Kerry replaces Clinton as top American diplomat
WASHINGTON (PAN): Capping nearly three decades of public life, John Kerry was sworn in as US Secretary of State on Friday replacing charismatic Hillary Clinton as the country’s top diplomat.
Top challenges for Kerry would be a drawdown of US troops from Afghanistan, a successful security transition and overseeing reconciliation process with the Taliban.
“I was very honored to be sworn in and very anxious to get to work,” Kerry told media with his wife, Teresa Heinz Kerry, after being sworn in by the Supreme Court Justice Elena Kagan.
Kerry, who served as a Massachusetts Senator for 28 years and was Chairman of the powerful Senate Foreign Relations committee, would report to the Foggy Bottom headquarters of the State Department Monday morning.
The White House said President Barack Obama believed Kerry would be a very successful Secretary of State. “The President is very confident that now-Secretary Kerry will be an excellent member of his Cabinet and will serve auspiciously in that position,” the White House Press Secretary, Jay Carney, told reporters at his daily news conference.
A Vietnam war veteran, Kerry in the last four years played a key role in shaping the country’s foreign policy and national security and on a range of issues including Afghanistan and Pakistan, nuclear nonproliferation, and global climate change.
Earlier in the day, Hillary Clinton bid an emotional farewell to the Foggy Bottom headquarters of the State Department. “I know that the world we are trying to help bring into being in the 21st century will have many difficult days. But I am more optimistic today than I was when I stood here four years ago,” Clinton told hundreds of employees of the State Department as she left its headquarters in Washington Friday afternoon ending three decades of public life.
Being “very proud to have been Secretary of State” Clinton said she would miss them. “I will probably be dialing ops just to talk. I will wonder what you all are doing, because I know that because of your efforts day after day, we are making a real difference,” Clinton said amidst laughter and applause.
“It has been quite a challenging week saying goodbye to so many people and knowing that I will not have the opportunity to continue being part of this amazing team. But I am so grateful that we've had a chance to contribute in each of our ways to making our country and our world stronger, safer, fairer and better,” Clinton said speaking as the Secretary of State for the last time.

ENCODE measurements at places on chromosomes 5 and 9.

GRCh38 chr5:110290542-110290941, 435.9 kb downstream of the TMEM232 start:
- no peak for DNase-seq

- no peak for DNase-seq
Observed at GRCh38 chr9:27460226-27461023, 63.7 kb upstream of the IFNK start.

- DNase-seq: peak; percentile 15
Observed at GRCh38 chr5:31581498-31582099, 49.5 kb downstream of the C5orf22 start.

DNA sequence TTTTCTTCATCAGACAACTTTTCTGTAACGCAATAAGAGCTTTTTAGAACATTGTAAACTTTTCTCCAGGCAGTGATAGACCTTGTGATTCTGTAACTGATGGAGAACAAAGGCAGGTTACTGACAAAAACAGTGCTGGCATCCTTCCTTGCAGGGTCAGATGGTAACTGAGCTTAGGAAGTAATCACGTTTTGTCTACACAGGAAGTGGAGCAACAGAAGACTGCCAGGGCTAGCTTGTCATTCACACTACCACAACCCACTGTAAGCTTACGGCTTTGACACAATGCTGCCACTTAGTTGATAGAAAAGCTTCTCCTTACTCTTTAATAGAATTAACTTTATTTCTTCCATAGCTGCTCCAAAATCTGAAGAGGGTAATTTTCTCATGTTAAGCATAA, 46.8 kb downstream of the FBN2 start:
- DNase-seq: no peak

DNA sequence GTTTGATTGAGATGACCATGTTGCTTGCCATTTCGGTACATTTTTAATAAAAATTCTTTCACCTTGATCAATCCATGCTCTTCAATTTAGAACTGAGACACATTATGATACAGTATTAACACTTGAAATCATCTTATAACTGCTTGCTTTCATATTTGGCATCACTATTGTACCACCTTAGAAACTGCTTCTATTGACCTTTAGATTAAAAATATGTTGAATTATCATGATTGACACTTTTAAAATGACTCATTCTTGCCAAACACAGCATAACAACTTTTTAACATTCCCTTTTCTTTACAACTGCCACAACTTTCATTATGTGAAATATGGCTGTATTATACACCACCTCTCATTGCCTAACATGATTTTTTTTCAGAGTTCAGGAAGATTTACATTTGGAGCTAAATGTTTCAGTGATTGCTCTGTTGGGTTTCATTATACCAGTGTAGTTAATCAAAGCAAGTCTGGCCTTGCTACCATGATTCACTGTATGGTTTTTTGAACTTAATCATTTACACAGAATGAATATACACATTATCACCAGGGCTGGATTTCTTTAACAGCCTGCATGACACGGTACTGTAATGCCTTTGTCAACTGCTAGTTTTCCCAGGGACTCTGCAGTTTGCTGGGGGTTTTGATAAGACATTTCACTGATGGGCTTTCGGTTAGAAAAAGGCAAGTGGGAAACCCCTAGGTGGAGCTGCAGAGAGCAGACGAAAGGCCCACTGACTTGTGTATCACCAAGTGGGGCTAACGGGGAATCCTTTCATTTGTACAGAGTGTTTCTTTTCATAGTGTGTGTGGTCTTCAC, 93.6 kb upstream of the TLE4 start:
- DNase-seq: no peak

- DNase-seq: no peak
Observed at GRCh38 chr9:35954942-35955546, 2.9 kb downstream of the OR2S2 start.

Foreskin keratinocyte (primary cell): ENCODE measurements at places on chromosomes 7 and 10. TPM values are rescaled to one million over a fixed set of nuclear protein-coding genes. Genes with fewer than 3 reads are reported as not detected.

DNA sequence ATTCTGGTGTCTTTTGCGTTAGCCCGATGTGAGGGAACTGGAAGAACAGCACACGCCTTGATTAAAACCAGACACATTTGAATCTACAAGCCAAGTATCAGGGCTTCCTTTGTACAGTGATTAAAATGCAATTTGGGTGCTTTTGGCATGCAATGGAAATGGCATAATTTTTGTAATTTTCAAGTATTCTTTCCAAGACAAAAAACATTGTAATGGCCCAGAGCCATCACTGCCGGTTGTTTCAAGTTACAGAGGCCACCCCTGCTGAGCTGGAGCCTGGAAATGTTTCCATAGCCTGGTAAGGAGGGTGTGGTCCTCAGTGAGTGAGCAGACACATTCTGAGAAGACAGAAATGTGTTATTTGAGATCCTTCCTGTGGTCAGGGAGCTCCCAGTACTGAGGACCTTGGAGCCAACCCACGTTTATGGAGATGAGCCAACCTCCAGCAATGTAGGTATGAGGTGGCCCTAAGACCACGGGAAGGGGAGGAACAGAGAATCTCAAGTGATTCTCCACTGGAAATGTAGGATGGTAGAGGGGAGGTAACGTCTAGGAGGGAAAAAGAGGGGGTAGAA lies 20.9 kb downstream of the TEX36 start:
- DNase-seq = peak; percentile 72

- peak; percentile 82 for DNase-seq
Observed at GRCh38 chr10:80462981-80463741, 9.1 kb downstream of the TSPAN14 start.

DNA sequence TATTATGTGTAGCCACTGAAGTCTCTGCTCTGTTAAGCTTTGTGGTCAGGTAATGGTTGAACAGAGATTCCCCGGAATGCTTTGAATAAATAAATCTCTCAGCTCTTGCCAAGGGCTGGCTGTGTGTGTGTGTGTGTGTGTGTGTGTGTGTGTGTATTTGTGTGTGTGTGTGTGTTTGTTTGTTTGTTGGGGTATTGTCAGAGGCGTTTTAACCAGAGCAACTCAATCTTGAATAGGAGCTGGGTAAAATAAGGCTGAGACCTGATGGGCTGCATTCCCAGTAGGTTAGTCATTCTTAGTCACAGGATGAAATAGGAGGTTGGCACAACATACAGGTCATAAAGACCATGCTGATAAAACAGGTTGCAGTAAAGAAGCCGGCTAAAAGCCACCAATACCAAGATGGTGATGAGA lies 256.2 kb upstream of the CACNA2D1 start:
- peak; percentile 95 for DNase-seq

During his confirmation hearing, Kerry had emphasized on free and fair elections in Afghanistan and had ruled out any changes in the US red line for peace talks with the Taliban.
“If it (elections) doesn't have legitimacy, if we don't succeed in that effort, it is going to be very, very difficult to convince the American people and convince our allies in ISAF and beyond to stay engaged in this effort if they're not willing to provide for themselves with respect to that,” he said.
“I went through this personally with President Karzai in the last election, where there were serious questions about the propriety of process, and we have to sort of strike the compromise about it. I don't think there'll be room for a compromise in the aftermath here. So this is a very, very important initiative, and I will certainly make sure that we're riding herd on it very, very closely,” Kerry said.
Kerry also ruled out any change in the red line for peace talks with the Taliban. “We have made it clear -- the administration has made it clear, and I will support that if and when I become Secretary of State, and that is the commitment that if there is a negotiation with the Taliban, one of the conditions is they have to give up any association with al-Qaida, they'll commit to nonviolence, but most importantly, they must commit to respect the constitution of Afghanistan and the current status of women and girls within their society,” he said.